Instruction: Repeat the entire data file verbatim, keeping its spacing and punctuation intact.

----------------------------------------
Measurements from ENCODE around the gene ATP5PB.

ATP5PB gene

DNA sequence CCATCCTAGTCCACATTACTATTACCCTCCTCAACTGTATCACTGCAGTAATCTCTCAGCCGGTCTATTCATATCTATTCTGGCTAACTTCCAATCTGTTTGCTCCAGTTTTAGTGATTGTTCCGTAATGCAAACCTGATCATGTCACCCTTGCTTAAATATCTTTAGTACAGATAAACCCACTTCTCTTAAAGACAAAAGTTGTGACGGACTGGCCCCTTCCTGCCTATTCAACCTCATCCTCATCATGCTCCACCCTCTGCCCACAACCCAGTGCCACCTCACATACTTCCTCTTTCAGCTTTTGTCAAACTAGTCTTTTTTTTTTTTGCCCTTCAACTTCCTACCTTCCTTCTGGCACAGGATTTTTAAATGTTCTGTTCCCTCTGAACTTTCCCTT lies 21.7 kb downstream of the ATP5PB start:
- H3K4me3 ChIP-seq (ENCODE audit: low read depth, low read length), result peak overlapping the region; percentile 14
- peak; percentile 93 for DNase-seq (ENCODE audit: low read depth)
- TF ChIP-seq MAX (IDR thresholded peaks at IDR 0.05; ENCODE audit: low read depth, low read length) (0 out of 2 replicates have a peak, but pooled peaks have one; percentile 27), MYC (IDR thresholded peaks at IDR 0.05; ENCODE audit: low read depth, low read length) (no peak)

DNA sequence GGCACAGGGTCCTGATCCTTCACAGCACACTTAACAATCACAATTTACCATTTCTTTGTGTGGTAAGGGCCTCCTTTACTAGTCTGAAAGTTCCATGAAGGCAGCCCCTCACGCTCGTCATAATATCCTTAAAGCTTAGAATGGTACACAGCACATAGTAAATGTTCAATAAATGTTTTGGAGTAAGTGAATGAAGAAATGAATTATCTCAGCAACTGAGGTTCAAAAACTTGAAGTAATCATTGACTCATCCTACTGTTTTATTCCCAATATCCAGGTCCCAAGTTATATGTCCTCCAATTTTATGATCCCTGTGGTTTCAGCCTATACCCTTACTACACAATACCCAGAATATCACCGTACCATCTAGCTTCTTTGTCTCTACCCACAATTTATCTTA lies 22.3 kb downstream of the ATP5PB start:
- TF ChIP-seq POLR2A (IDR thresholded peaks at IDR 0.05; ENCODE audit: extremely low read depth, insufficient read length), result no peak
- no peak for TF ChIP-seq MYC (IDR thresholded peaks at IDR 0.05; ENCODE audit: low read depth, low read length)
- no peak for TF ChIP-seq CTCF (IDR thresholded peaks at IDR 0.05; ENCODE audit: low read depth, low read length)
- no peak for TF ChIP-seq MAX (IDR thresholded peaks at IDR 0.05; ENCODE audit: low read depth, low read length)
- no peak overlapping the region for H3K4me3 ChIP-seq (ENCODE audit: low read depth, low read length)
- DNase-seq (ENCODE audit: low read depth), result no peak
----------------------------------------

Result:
Measurements from ENCODE around the gene ATP5PB.

ATP5PB gene

DNA sequence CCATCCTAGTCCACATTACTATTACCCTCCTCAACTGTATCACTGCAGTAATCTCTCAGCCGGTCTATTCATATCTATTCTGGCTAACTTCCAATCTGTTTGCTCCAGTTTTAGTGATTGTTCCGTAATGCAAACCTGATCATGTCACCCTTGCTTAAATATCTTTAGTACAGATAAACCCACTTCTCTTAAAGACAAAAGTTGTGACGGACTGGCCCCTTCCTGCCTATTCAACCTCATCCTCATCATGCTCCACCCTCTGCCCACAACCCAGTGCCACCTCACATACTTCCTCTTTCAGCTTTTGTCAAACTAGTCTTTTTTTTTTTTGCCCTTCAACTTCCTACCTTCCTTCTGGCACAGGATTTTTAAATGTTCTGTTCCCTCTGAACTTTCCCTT lies 21.7 kb downstream of the ATP5PB start:
- H3K4me3 ChIP-seq (ENCODE audit: low read depth, low read length), result peak overlapping the region; percentile 14
- peak; percentile 93 for DNase-seq (ENCODE audit: low read depth)
- TF ChIP-seq MAX (IDR thresholded peaks at IDR 0.05; ENCODE audit: low read depth, low read length) (0 out of 2 replicates have a peak, but pooled peaks have one; percentile 27), MYC (IDR thresholded peaks at IDR 0.05; ENCODE audit: low read depth, low read length) (no peak)

DNA sequence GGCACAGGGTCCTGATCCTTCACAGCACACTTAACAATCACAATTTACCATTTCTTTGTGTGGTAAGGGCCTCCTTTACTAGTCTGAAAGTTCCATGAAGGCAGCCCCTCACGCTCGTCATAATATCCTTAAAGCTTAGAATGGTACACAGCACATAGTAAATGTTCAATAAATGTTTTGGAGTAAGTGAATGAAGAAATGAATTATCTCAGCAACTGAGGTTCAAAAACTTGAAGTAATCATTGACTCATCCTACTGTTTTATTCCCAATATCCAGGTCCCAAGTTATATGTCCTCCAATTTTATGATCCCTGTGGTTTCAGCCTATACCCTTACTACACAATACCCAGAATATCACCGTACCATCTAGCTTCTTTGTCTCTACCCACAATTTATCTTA lies 22.3 kb downstream of the ATP5PB start:
- TF ChIP-seq POLR2A (IDR thresholded peaks at IDR 0.05; ENCODE audit: extremely low read depth, insufficient read length), result no peak
- no peak for TF ChIP-seq MYC (IDR thresholded peaks at IDR 0.05; ENCODE audit: low read depth, low read length)
- no peak for TF ChIP-seq CTCF (IDR thresholded peaks at IDR 0.05; ENCODE audit: low read depth, low read length)
- no peak for TF ChIP-seq MAX (IDR thresholded peaks at IDR 0.05; ENCODE audit: low read depth, low read length)
- no peak overlapping the region for H3K4me3 ChIP-seq (ENCODE audit: low read depth, low read length)
- DNase-seq (ENCODE audit: low read depth), result no peak